In the case of student who receive four year degrees and gradate degrees from public and non-profit private colleges, the default rates are low, and the benefit received by the students is overwhemlingly great and lifelong.
But, for graduates of two year colleges, college drop outs, and graduates of for profit colleges, the life long educational benefit to the student that allegedly justifies disallowing the discharge of student loans in bankruptcy is doubtful.
These students are cheated twice. Once by pursuing a course of student that doesn't provide a benefit, and again, by having to pay for it no matter how dire that student's economic future grows.
1. It Should Be Possible To Discharge In Bankruptcy Student Loans That Don't Add Value Ten Years Or More Years After The Repayment Period Ends.
Eligible student loans should include loans incurred in connection with a degree program where a student drops out without earning a degree; and loans incurred by students in connection with a pre-professional program for students who complete the program but despite attempting to earn professional certification in their field, fail to obtain it.
Students who demonstrate for ten years that they aren't able to pay their loans, even in the face of collection efforts, ought to be given a fresh start, just as other people who overextend themselves with debt may.
2. For Profit Institutions Should Bear Their Excess Default Rate Costs.
A for profit institutions of higher education should be required to pay, to the federal government guarantor, the average loss per loan that the federal government incurs on defaulted student loans from that institution to the extent that this exceeds the average loss per loan from public and non-profit private institution student loan defaults.
This policy would cost institutions with results comparable to those of public colleges and non-profit private colleges nothing. But, it would prevent for profit institutions that charge a great deal for their programs, while providing little value to students from reaping large profits from this enterprise.
These institutions could, of course, instead, (1) secure their own lenders for their students, without the federal guarantees, (2) convert to non-profit status, (3) employ a more selective admissions process to reduce failure rates, (4) improve their instruction and post-graduation career counseling to reduce failure rates, or (5) increase their tuition to cover the anticipated repayments.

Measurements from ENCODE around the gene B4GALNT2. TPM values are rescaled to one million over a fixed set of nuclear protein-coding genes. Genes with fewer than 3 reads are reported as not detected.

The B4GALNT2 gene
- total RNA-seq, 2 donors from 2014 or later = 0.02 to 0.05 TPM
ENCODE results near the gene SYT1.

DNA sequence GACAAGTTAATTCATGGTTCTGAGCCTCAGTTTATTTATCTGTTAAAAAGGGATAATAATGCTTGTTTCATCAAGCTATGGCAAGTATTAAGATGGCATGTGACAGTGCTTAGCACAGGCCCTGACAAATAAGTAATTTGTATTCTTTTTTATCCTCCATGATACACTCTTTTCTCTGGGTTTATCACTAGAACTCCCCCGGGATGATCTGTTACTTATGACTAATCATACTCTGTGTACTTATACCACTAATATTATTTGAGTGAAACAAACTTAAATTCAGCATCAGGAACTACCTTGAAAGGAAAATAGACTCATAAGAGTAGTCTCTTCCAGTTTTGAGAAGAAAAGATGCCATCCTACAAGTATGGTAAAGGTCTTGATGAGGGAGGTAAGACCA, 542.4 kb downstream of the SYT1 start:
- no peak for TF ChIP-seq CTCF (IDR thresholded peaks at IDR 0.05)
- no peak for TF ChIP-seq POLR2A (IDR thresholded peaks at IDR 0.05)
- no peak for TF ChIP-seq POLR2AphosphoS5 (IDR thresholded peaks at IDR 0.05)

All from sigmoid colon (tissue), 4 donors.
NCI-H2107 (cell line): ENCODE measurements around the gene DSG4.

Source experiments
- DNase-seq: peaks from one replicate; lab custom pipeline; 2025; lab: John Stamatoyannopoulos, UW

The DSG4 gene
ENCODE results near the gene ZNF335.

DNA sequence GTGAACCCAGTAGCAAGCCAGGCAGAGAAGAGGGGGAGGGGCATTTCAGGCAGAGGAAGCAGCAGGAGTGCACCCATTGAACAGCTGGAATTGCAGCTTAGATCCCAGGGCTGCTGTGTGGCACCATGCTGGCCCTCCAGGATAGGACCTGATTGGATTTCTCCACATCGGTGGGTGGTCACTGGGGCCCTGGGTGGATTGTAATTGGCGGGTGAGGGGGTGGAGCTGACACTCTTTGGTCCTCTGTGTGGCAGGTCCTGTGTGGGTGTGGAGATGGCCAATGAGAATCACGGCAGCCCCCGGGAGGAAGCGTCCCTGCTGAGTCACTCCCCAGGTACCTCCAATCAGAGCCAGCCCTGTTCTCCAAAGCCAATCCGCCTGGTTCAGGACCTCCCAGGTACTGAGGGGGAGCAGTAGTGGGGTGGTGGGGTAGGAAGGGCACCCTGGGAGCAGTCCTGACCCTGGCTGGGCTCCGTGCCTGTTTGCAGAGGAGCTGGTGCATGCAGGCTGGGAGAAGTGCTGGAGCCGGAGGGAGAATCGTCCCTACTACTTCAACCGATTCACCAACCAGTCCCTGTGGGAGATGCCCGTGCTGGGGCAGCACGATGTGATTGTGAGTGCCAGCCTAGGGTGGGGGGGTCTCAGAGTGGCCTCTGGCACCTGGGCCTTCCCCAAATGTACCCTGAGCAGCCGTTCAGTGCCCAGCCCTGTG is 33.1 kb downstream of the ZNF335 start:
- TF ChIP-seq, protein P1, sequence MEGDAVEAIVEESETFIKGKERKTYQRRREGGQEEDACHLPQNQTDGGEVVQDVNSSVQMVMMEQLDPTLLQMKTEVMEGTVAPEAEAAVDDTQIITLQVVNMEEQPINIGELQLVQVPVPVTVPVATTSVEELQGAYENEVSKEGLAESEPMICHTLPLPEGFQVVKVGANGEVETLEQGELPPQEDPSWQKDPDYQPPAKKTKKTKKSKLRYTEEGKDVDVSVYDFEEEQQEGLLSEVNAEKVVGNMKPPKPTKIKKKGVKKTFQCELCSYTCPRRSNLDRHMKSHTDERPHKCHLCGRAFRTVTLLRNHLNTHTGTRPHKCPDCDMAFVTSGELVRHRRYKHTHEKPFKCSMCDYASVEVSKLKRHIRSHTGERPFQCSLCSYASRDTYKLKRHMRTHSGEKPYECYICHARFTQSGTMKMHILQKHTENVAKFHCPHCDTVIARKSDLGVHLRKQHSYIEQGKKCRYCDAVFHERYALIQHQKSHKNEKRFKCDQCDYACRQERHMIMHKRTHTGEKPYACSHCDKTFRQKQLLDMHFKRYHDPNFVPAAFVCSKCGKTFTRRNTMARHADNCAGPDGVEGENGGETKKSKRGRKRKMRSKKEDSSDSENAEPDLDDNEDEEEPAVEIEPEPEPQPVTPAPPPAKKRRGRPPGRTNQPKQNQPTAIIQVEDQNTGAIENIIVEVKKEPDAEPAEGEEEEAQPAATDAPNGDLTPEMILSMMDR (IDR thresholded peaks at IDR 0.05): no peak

There is nothing wrong with a for profit college, per se, but it shouldn't have a business model that depends on receiving greater subsidies from the federal government via student loan guarantees than other institutions.
3. Loan Sizes Could Be Capped For High Risk Programs.
Another option to address the problem would be to cap the size of loans for programs to the cost of a typical public or private non-profit program. Thus, if 95% of students in two year degree program at public or private non-profit programs pay tuition, room and board of $10,000 or less, the maximum guaranteed student loan for those programs would be $10,000. Other means would have to be found to finance the balance due in more expensive programs.
These reforms, taken together, would dramatically transform the for profit sector in higher education, by removing the large share of institutions that are offering their students little benefit, and are profiting at the expense of the federal taxpayers by doing so.
A large share of for profit higher educational institutions would likely fold, but the few that are good apples would continue to be able to operate and would gain respect and reputability that the status quo of fly by night institutions has denied them.
The savings involved in recouping losses from for profit institutions with high default rates would more than pay for the modest revenue losses involved in allowing students who had themselves failed to get value out of their higher educations to discharge those loans in the decade that followed the completion of their education.